Likewise early syndicalist unions such as the French Confédération generale du travail (CGT) or the Industrial Workers of the World (IWW) had anti-authoritarian, anti-capitalist politics and had many anarchist organizers but they did not give their unions overarching political labels. Malatesta was at times critical of anarcho-syndicalism because he thought that unions shouldn’t have an explicitly ideological character. I think the track record of the Spanish CNT, for example, provided a more than adequate response to Malatesta’s concerns that an anarcho-syndicalist union would “wait for all the workers to become anarchists before inviting them to organize,” since it merged considerations of inclusivity with political education. Yet Malatesta’s perspective represents another voice in favor of inserting anarchist ideas into a more broadly non-ideological mass organization.
One of the best examples of strategically articulating anarchist politics to appeal to the broader society was the Partido Liberal Mexicano (PLM) founded by the Mexican anarchist Ricardo Flores Magón in 1906. Although the PLM was an anarchist group, Magón knew that he would get more popular support for the very same ideas under the ‘liberal’ banner. Explaining his rationale in a letter to fellow anarchists in the PLM, Magón wrote in 1908:
In order to obtain great benefits for the people, effective benefits, to work as anarchists would easily crush us…all is reduced to a conception of mere tactics. If from the first we had called ourselves anarchists no one, or not but a few would have listened to us. Without calling ourselves anarchists we have gone on planting in mind ideas of hatred against the possessing class and against the government caste…this has been achieved without saying that we are anarchists…all, then, is a question of tactics.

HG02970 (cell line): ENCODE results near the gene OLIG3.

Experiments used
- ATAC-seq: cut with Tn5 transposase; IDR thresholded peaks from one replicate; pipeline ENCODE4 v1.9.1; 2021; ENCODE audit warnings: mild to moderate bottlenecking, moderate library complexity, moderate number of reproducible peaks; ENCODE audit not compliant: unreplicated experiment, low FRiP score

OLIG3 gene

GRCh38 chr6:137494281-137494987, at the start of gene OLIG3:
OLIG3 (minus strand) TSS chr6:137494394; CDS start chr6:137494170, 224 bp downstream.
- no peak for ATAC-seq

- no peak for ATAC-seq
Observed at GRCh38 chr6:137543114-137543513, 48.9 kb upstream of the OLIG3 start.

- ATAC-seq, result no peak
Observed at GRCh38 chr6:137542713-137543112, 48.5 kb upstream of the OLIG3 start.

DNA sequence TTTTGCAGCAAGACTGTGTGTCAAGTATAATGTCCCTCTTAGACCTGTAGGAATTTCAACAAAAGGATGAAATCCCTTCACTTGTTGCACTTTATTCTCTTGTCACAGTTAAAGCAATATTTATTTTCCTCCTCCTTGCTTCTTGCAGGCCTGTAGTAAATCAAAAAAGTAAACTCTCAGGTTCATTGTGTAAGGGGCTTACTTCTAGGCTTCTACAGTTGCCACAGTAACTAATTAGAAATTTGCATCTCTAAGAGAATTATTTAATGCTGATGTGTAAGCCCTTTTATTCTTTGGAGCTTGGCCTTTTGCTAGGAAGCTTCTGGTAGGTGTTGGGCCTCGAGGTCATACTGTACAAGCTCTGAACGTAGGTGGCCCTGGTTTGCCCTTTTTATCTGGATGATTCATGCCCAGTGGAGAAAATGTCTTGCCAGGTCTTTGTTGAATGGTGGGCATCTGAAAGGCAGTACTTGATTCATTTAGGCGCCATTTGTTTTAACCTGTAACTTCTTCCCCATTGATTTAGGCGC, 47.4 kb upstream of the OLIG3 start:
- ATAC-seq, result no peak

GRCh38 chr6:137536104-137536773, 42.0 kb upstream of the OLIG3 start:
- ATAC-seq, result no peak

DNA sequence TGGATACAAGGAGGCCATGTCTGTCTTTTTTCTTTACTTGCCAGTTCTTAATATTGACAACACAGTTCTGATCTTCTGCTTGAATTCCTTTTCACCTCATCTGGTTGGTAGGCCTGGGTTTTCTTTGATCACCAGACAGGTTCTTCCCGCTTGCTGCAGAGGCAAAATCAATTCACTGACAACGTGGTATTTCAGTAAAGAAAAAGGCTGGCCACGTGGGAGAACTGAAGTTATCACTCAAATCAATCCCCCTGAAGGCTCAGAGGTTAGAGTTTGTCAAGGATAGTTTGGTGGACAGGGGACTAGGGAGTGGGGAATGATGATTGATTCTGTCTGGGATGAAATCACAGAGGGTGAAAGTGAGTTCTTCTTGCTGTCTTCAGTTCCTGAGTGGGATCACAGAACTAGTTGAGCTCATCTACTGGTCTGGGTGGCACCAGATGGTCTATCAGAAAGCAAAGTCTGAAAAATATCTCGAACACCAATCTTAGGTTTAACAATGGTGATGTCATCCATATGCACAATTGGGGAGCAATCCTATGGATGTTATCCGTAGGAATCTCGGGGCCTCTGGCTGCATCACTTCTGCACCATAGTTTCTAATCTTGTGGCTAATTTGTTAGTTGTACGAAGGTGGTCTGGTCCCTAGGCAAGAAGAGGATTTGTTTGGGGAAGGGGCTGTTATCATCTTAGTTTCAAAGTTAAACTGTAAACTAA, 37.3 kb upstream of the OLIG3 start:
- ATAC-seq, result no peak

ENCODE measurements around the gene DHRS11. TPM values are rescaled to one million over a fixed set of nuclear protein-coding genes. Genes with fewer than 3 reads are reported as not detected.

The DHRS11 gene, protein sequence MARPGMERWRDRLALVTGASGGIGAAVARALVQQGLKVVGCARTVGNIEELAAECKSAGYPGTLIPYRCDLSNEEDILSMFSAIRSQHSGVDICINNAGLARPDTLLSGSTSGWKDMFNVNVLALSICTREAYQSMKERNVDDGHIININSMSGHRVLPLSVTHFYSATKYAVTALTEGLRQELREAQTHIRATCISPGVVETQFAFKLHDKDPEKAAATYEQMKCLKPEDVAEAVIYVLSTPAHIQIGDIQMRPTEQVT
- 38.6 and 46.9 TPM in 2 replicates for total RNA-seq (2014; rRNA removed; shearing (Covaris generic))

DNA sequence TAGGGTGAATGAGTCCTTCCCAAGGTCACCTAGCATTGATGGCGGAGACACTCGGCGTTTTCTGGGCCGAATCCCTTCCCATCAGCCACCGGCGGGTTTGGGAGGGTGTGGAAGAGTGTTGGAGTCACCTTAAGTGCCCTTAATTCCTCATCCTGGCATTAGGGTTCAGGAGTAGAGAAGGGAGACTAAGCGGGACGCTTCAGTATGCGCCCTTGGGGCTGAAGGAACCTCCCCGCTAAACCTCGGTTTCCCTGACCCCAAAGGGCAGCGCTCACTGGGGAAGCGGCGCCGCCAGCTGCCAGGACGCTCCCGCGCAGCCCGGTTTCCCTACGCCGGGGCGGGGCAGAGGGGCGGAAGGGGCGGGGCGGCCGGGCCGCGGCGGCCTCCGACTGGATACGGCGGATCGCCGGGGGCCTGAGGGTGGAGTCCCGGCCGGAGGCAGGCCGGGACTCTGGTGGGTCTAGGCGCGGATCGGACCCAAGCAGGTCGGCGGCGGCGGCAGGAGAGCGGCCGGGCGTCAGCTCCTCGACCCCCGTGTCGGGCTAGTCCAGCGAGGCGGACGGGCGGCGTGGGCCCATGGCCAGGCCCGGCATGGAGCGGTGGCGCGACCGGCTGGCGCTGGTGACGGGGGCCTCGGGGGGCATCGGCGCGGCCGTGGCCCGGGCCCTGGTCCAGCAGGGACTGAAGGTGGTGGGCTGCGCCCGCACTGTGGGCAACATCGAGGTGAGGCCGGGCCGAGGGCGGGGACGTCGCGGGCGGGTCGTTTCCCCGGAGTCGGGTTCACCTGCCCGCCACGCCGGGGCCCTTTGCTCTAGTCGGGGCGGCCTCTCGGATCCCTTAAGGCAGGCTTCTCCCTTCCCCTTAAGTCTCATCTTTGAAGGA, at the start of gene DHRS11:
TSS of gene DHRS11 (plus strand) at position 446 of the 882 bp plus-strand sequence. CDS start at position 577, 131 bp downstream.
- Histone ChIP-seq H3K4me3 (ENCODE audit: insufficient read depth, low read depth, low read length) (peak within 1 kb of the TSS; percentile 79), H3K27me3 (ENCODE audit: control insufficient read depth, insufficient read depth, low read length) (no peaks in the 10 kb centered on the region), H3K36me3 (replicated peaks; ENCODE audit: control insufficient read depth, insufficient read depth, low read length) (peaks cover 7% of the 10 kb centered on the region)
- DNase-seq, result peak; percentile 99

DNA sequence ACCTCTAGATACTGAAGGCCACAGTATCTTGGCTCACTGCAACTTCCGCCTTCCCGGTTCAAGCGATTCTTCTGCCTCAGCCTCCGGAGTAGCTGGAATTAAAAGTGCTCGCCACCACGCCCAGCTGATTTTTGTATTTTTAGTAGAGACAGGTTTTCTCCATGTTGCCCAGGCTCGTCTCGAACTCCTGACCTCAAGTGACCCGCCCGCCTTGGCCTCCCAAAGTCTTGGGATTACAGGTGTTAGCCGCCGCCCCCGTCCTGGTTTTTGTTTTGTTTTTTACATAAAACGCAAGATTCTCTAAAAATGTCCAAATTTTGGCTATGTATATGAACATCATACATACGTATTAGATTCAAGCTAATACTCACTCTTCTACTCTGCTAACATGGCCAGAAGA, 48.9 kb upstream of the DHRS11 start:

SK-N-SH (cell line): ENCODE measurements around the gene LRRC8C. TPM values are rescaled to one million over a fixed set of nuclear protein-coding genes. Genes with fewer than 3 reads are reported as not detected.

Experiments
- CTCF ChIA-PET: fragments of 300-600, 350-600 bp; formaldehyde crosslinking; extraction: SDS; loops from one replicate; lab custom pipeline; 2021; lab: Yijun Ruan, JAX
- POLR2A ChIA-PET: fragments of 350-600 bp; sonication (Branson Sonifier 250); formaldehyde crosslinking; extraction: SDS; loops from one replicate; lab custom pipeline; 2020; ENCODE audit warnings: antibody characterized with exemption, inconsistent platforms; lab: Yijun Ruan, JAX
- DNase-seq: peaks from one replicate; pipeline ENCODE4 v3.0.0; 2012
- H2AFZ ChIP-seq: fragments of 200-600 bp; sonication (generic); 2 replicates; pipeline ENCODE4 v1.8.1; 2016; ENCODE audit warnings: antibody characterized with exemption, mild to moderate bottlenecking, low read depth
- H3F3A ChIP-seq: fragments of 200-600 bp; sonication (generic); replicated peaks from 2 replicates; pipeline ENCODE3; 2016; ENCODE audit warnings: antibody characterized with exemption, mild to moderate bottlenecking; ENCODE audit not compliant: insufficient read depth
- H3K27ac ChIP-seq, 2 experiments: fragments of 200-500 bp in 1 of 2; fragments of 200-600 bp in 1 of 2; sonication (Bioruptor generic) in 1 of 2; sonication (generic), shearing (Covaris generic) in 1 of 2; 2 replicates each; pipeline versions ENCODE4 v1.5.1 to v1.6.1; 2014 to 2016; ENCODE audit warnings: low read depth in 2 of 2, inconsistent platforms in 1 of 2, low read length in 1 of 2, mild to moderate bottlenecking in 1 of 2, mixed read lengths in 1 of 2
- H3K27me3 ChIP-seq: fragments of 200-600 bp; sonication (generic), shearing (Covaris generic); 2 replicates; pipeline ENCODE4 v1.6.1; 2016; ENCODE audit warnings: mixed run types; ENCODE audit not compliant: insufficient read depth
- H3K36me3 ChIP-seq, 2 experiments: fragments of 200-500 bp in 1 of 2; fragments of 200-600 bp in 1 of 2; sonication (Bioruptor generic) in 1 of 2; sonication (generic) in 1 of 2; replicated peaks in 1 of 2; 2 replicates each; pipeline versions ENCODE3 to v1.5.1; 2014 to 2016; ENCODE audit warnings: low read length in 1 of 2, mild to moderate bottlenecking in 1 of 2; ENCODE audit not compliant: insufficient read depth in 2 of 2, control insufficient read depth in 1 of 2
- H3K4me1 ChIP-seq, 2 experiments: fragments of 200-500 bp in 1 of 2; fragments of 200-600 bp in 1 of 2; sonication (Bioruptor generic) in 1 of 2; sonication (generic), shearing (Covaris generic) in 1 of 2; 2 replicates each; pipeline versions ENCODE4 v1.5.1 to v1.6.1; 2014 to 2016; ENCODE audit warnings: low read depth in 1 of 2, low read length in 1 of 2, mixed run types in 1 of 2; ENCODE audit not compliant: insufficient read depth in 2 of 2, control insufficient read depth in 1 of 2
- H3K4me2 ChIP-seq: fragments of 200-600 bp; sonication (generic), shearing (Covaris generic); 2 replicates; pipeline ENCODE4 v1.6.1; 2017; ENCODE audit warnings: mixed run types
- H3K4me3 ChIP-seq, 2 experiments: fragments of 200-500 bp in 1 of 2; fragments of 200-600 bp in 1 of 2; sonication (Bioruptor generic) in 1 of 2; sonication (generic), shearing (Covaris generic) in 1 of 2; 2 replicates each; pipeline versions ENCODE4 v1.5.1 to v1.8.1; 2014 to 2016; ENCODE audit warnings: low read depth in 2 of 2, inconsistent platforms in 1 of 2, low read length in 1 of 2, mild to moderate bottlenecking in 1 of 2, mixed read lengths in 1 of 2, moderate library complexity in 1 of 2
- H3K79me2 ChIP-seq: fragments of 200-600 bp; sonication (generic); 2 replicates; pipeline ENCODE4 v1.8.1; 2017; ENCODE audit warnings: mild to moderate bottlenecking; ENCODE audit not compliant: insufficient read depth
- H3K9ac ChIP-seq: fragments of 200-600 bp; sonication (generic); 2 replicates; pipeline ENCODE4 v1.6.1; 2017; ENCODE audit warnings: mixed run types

We must give land to the people in the course of the revolution; so that the poor will not be deceived…in order not to turn the entire nation against us, we must follow the same tactics that we have practiced with such success: we will continue calling ourselves liberals in the course of the revolution but in reality we will be propagating anarchy and executing anarchistic acts.
In another letter he added:
Only the anarchists will know that we are anarchists. And we will advise them not to call us anarchists in order not to scare such imbeciles that in the depths of their consciousness harbor ideas like ours, but without knowing that they are anarchist ideals, therefore they are accustomed to hear talk about the anarchists in unfavorable terms.
More recently, the Common Ground Collective in New Orleans formed in the aftermath of Hurricane Katrina didn’t explicitly identify with anarchism in order to get more people involved. To reiterate, I’m not arguing that anarchists should never use the anarchist label. I’m simply pointing out that there are situations where the non-hierarchical, anti-oppressive, anti-capitalist ideas of anarchism might be better communicated without the label, at least to start. It worked in Mexico and, to a far lesser but still notable extent, it worked with Occupy Wall Street.